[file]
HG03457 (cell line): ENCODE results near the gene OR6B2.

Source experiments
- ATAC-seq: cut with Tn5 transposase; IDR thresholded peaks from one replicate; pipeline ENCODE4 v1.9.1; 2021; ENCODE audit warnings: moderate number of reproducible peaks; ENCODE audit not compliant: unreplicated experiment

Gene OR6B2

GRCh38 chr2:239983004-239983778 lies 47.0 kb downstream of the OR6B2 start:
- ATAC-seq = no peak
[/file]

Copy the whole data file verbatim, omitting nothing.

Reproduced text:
HG03457 (cell line): ENCODE results near the gene OR6B2.

Source experiments
- ATAC-seq: cut with Tn5 transposase; IDR thresholded peaks from one replicate; pipeline ENCODE4 v1.9.1; 2021; ENCODE audit warnings: moderate number of reproducible peaks; ENCODE audit not compliant: unreplicated experiment

Gene OR6B2

GRCh38 chr2:239983004-239983778 lies 47.0 kb downstream of the OR6B2 start:
- ATAC-seq = no peak